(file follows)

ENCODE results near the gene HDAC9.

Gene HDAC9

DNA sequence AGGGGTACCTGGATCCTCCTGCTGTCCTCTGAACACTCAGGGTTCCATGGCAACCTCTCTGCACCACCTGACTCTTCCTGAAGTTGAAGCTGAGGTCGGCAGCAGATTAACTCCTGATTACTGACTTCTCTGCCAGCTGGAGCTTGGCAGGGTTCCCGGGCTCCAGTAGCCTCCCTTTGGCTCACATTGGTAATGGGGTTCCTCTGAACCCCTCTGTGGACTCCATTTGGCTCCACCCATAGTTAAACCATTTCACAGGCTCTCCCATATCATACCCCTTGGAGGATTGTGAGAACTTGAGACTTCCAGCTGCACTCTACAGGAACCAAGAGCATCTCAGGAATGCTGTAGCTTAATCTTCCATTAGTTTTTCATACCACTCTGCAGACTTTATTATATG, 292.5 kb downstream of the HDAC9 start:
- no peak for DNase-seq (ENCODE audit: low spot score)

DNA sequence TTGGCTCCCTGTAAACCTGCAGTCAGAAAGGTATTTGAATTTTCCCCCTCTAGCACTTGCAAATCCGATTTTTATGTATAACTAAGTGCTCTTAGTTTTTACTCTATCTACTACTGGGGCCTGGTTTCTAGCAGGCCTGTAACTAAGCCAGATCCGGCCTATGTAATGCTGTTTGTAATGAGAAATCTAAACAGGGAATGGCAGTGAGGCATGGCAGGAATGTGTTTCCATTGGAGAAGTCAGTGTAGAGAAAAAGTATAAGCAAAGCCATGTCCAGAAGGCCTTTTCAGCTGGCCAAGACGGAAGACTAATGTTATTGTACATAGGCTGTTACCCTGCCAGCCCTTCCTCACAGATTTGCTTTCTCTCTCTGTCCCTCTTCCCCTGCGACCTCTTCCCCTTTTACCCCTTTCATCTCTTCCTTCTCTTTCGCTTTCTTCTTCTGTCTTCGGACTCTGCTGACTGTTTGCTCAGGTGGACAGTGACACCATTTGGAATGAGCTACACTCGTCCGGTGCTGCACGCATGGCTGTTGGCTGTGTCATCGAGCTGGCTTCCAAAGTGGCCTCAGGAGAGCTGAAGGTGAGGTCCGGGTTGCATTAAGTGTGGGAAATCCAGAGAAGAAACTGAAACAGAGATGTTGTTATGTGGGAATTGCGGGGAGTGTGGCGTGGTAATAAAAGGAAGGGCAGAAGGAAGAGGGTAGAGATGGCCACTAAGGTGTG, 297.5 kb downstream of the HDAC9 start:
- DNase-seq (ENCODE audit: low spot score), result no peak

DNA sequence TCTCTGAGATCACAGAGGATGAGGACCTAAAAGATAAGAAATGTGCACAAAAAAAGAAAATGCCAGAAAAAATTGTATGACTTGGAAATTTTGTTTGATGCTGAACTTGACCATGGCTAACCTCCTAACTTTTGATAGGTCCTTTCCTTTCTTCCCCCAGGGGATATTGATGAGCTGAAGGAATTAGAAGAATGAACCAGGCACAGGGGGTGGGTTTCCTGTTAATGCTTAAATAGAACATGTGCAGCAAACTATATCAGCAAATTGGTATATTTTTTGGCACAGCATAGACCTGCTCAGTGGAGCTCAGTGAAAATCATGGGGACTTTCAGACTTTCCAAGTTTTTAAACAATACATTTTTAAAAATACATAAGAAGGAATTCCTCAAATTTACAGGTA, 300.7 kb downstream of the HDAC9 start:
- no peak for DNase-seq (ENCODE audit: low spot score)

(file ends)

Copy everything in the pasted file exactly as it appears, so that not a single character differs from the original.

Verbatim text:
ENCODE results near the gene HDAC9.

Gene HDAC9

DNA sequence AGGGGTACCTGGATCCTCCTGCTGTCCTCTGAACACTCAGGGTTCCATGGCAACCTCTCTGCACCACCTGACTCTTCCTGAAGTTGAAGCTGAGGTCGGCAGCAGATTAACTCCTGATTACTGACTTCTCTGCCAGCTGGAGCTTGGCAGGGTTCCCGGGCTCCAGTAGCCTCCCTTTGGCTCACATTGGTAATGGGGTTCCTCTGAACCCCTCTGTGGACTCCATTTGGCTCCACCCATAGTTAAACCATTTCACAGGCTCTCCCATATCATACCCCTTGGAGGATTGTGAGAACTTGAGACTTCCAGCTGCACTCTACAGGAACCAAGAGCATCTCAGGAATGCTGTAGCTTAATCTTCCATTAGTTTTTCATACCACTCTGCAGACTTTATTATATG, 292.5 kb downstream of the HDAC9 start:
- no peak for DNase-seq (ENCODE audit: low spot score)

DNA sequence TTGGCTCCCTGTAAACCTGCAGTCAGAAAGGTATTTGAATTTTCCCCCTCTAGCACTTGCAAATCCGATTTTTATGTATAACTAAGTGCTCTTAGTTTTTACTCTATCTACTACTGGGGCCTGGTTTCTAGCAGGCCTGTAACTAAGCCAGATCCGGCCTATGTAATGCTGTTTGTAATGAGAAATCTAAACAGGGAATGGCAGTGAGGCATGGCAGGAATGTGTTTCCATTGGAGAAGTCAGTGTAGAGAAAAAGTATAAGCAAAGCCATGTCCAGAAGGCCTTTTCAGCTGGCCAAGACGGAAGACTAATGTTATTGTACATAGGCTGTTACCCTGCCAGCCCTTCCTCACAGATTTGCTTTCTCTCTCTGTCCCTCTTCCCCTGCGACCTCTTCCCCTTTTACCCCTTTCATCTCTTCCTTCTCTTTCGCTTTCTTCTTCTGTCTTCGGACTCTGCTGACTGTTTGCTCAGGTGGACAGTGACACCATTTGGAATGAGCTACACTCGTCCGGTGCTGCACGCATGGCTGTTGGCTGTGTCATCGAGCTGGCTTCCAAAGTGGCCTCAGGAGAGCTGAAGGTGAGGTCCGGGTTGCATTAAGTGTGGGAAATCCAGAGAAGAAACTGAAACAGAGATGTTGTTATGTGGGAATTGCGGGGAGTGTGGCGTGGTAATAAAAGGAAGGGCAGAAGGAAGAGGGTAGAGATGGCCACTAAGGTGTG, 297.5 kb downstream of the HDAC9 start:
- DNase-seq (ENCODE audit: low spot score), result no peak

DNA sequence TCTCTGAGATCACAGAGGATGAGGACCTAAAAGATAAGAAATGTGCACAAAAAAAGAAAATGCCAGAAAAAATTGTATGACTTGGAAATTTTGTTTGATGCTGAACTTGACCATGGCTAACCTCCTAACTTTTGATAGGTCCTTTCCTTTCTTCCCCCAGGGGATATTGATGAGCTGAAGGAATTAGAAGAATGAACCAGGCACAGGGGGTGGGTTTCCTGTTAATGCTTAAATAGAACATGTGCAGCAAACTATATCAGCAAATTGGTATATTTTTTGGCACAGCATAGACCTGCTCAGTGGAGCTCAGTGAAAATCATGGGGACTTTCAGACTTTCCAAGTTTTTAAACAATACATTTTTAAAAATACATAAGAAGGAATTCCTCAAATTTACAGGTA, 300.7 kb downstream of the HDAC9 start:
- no peak for DNase-seq (ENCODE audit: low spot score)